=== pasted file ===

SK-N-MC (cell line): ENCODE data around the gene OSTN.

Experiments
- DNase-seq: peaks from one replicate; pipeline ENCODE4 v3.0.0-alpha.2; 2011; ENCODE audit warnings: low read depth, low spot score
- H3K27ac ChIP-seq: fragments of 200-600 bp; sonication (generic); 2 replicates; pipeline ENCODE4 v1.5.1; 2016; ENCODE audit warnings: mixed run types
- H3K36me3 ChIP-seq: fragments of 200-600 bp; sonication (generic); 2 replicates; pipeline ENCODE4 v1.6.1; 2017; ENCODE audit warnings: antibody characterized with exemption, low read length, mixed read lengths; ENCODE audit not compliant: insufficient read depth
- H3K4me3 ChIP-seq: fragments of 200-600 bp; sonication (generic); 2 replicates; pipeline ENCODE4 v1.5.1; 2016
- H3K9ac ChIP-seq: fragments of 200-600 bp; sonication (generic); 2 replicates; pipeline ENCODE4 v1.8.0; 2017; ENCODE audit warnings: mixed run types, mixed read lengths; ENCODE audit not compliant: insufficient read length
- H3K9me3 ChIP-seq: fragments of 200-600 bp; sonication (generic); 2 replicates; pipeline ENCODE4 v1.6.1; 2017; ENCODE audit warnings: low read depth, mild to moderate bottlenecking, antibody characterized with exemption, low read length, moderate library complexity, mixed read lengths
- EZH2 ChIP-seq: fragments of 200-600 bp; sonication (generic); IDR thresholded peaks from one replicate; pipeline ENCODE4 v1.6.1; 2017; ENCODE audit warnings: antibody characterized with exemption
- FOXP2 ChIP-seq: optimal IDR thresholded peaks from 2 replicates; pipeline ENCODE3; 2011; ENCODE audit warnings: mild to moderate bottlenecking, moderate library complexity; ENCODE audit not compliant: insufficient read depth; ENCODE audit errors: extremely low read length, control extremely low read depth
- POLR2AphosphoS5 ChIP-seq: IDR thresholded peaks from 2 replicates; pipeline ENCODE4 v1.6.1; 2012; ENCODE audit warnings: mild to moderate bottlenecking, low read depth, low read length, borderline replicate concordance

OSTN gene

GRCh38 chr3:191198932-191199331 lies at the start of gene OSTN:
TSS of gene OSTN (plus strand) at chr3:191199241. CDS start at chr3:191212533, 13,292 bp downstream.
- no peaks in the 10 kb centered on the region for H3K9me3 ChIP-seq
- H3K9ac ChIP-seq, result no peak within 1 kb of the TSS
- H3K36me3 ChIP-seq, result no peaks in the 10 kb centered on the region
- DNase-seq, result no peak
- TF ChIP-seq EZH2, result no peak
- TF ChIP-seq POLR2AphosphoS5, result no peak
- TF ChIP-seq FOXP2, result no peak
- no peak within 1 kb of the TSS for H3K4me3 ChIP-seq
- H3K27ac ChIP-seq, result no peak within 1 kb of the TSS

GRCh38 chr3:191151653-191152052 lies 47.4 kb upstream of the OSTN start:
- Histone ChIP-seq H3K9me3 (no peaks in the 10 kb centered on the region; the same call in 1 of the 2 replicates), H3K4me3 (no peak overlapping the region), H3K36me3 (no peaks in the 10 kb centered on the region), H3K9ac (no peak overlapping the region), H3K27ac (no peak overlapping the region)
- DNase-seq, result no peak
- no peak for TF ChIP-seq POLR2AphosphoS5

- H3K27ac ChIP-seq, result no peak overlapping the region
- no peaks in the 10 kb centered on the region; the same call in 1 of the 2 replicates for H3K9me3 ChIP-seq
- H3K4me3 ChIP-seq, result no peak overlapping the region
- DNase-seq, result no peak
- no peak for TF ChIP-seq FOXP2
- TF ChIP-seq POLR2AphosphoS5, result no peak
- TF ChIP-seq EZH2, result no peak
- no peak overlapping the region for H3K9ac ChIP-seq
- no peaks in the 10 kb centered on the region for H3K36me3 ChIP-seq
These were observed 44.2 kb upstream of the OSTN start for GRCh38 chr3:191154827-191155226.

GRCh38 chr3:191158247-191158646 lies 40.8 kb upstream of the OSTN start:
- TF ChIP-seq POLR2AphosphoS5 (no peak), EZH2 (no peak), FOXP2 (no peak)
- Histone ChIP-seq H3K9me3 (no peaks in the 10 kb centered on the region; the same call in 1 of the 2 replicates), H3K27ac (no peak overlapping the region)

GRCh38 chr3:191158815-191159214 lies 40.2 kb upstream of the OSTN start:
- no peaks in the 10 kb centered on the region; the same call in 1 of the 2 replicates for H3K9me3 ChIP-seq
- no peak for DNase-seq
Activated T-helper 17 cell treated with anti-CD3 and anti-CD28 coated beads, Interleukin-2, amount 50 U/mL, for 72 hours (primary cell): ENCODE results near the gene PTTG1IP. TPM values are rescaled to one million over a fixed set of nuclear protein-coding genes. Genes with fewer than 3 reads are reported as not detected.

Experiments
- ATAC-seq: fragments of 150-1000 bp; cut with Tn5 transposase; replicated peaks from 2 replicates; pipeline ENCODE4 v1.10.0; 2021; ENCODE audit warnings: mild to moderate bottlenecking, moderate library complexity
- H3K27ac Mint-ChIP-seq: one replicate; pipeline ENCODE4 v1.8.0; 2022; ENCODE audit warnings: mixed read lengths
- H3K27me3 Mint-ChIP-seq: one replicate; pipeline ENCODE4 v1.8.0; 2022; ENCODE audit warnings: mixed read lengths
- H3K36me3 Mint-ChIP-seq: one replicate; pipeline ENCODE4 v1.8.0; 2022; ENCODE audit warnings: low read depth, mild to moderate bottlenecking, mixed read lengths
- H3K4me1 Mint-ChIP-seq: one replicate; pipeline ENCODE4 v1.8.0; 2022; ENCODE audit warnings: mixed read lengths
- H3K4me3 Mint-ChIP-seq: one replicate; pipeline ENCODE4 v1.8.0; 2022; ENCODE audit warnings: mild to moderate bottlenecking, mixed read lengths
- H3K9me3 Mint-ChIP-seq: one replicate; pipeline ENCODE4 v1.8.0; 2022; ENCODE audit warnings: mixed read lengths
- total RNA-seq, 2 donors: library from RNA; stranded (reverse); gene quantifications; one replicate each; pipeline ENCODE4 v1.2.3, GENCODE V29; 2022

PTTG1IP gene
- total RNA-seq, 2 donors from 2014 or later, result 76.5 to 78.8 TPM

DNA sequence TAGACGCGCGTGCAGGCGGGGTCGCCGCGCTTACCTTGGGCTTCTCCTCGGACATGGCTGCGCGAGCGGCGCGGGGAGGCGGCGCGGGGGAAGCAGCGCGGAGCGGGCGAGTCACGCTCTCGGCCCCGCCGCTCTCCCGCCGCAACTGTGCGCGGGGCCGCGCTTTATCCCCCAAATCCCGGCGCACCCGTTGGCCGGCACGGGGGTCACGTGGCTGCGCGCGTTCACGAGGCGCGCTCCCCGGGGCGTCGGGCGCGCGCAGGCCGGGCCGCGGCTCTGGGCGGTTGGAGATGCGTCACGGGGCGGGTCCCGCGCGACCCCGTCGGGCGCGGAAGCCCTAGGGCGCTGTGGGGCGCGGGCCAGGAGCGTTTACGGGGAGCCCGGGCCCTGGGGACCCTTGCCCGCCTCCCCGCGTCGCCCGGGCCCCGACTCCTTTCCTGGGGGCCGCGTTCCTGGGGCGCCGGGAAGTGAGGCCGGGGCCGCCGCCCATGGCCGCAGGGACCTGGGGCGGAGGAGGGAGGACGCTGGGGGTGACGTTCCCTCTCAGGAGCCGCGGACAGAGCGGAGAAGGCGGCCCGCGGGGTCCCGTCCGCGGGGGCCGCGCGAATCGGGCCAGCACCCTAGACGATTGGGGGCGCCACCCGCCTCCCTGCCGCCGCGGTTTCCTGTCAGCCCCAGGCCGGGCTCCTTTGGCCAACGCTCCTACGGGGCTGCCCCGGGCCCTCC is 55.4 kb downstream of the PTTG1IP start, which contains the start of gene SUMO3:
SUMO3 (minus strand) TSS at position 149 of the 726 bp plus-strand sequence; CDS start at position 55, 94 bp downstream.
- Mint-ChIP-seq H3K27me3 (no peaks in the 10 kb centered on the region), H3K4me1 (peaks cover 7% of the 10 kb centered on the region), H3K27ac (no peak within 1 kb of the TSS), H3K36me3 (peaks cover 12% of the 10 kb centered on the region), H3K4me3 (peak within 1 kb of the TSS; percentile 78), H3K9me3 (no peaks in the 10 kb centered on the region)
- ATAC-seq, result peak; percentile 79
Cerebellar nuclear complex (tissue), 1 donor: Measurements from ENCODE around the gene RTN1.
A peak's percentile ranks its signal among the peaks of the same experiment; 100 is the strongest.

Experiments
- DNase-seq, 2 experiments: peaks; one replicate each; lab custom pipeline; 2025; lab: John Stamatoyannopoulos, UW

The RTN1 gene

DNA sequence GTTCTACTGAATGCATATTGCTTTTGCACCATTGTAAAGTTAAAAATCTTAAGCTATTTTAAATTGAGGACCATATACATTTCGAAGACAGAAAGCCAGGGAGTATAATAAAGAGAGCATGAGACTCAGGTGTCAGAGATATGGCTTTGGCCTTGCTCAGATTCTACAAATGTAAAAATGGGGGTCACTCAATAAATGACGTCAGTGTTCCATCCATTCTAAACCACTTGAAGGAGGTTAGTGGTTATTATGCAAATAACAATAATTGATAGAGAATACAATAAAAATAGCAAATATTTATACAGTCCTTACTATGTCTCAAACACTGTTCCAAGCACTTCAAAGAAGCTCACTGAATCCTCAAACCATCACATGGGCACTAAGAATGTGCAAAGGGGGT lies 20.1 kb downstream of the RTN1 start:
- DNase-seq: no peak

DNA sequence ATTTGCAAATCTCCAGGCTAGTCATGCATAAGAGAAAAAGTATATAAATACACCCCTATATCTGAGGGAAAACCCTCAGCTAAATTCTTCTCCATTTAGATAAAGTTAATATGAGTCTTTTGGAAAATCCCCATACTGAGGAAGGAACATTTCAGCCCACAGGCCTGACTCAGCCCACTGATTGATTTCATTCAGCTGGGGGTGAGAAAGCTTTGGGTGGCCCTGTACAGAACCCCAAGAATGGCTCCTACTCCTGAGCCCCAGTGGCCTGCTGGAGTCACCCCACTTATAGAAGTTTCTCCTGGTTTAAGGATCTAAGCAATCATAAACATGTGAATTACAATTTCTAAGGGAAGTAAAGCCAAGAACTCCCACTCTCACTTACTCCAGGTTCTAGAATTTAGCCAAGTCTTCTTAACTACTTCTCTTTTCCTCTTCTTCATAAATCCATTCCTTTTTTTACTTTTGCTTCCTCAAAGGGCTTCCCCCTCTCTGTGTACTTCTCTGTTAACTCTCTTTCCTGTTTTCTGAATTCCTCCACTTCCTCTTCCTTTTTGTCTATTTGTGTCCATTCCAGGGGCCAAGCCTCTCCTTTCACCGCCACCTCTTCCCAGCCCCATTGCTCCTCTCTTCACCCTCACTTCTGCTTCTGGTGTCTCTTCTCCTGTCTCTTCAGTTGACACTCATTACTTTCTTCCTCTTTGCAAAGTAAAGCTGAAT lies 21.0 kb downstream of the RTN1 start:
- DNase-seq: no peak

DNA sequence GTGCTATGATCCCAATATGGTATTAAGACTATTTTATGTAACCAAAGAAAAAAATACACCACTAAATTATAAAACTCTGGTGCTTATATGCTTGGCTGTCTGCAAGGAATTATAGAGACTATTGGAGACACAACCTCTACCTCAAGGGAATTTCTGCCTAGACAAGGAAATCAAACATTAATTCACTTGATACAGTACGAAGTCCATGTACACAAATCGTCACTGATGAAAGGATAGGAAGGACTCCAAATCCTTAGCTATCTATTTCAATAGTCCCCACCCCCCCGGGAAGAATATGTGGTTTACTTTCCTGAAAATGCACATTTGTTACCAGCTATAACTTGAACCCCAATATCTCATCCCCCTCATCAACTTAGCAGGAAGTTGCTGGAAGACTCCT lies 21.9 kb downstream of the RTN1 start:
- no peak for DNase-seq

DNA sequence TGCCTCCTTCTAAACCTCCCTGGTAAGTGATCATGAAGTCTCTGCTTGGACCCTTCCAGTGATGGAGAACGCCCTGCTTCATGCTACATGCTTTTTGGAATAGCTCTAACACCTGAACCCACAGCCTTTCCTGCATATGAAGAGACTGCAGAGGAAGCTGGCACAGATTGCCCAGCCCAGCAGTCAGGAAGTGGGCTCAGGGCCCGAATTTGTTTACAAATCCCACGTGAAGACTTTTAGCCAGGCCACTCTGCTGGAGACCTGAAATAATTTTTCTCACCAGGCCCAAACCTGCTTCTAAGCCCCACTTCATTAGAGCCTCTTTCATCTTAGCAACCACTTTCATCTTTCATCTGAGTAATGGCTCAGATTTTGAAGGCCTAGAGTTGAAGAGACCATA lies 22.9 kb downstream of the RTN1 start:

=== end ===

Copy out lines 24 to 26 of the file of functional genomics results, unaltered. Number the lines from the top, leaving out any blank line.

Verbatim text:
GRCh38 chr3:191151653-191152052 lies 47.4 kb upstream of the OSTN start:
- Histone ChIP-seq H3K9me3 (no peaks in the 10 kb centered on the region; the same call in 1 of the 2 replicates), H3K4me3 (no peak overlapping the region), H3K36me3 (no peaks in the 10 kb centered on the region), H3K9ac (no peak overlapping the region), H3K27ac (no peak overlapping the region)
- DNase-seq, result no peak